At the University of Arizona we strive to make learning experiences as accessible as possible. If you anticipate or experience physical or academic barriers based on disability or pregnancy, you are welcome to let me know so that we can discuss options. You are also encouraged to contact Disability Resources (520-621-3268) to explore reasonable accommodation. Please be aware that the accessible table and chairs in this room should remain available for students who find that standard classroom seating is not usable.
Students are encouraged to share intellectual views and discuss freely the principles and applications of course materials. However, graded work/exercises must be the product of independent effort unless otherwise instructed. Students are expected to adhere to the UA Code of Academic Integrity as described in the UA General Catalog. See http://deanofstudents.arizona.edu/academic-integrity/students/academic-integrity.
The University Libraries have some excellent tips for avoiding plagiarism, available at http://www.library.arizona.edu/help/tutorials/plagiarism/index.html.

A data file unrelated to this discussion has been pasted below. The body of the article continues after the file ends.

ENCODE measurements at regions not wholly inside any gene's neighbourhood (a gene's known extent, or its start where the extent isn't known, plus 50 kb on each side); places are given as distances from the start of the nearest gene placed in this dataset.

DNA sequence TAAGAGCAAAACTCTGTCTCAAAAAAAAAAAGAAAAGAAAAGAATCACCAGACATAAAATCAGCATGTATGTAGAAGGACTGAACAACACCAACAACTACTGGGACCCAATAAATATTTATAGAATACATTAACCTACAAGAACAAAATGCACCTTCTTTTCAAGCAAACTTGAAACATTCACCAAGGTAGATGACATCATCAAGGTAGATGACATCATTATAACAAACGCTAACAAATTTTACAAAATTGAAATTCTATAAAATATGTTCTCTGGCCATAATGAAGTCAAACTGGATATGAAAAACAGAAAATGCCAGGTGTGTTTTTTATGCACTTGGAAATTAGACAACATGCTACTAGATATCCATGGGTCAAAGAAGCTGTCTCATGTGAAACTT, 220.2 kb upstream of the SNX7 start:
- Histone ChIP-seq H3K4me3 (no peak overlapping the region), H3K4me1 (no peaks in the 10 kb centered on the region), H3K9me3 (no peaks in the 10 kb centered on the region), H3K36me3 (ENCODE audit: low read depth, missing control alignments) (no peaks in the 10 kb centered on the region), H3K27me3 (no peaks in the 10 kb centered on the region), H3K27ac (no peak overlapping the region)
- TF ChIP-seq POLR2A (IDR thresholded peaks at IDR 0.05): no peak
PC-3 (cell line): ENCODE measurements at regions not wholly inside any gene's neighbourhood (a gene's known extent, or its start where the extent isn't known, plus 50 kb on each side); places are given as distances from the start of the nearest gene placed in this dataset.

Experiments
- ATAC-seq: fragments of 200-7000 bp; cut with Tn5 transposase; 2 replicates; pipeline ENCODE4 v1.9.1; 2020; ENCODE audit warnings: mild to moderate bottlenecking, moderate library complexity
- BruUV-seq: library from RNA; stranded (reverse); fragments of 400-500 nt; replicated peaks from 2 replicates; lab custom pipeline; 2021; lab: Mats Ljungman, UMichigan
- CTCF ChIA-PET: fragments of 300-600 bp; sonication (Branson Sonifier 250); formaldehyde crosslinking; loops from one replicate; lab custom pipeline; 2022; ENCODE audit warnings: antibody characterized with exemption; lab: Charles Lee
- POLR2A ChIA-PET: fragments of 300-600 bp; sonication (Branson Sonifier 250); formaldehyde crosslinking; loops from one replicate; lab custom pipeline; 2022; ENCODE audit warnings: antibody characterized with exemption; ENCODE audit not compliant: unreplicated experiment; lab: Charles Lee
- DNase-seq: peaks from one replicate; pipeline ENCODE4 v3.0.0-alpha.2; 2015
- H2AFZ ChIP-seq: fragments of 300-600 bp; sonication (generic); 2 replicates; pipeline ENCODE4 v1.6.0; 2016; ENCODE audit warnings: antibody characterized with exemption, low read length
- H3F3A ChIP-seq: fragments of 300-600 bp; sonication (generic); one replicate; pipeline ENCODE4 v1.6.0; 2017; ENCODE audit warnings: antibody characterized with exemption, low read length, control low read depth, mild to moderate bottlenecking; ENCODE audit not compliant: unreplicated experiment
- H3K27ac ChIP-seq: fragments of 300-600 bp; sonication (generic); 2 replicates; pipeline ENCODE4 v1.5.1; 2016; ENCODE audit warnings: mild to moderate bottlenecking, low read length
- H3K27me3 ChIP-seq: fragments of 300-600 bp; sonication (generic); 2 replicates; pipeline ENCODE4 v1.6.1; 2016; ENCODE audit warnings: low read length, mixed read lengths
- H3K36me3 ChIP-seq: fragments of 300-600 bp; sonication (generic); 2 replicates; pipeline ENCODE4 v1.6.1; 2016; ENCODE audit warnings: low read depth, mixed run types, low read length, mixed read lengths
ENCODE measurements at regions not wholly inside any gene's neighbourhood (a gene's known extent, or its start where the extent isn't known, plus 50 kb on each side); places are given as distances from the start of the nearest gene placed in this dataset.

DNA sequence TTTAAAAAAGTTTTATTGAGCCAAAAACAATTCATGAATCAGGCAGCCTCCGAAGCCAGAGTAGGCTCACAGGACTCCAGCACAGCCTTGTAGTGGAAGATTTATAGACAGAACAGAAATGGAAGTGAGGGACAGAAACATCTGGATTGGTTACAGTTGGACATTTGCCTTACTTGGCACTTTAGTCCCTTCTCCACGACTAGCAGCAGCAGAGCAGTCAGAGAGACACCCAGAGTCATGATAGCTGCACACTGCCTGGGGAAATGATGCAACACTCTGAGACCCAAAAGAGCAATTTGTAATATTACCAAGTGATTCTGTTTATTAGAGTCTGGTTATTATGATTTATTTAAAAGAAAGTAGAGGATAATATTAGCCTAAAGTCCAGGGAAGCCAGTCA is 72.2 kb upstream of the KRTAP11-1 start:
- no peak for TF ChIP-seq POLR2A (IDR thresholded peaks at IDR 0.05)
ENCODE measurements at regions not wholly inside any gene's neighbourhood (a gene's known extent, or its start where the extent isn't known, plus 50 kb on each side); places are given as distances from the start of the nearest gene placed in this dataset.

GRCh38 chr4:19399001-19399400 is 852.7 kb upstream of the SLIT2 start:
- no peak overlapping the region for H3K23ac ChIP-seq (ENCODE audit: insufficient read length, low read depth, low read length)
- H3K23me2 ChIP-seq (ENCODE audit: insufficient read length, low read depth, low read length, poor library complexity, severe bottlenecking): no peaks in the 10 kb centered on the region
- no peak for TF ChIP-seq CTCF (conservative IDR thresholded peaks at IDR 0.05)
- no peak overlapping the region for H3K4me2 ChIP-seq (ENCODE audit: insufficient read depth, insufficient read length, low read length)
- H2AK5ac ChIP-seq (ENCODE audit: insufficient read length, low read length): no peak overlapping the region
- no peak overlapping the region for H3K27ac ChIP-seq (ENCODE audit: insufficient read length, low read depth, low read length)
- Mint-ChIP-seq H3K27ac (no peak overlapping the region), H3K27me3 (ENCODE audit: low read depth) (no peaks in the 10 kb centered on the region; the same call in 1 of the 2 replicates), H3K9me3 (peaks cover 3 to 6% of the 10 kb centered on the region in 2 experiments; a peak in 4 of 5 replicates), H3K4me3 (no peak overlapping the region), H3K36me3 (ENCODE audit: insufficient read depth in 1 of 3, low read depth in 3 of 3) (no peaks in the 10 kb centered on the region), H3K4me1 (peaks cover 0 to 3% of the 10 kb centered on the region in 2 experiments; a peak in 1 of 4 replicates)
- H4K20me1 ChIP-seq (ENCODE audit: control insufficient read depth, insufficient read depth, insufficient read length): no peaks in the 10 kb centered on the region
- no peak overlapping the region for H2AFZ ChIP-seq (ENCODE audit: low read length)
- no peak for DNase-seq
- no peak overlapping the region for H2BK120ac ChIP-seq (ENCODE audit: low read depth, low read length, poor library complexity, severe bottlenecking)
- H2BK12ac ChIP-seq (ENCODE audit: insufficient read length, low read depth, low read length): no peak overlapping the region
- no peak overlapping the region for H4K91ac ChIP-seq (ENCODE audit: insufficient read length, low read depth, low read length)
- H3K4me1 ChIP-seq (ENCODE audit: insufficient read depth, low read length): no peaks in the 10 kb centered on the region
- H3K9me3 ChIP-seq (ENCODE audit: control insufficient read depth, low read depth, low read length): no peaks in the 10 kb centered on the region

Selling class notes and/or other course materials to other students or to a third party for resale is not permitted without the instructor’s express written consent.
Violations to this and other course rules are subject to the Code of Academic Integrity and may result in course sanctions. Additionally, students who use D2L or UA e-mail to sell or buy these copyrighted materials are subject to Code of Conduct Violations for misuse of student e-mail addresses. This conduct may also constitute copyright infringement.
UA Academic policies and procedures are available at http://catalog.arizona.edu/policies. Student Assistance and Advocacy information is available at http://deanofstudents.arizona.edu/student-assistance/students/student-assistance.
Information contained in the course syllabus, other than the grade and absence policy, may be subject to change with advance notice, as deemed appropriate by the instructor.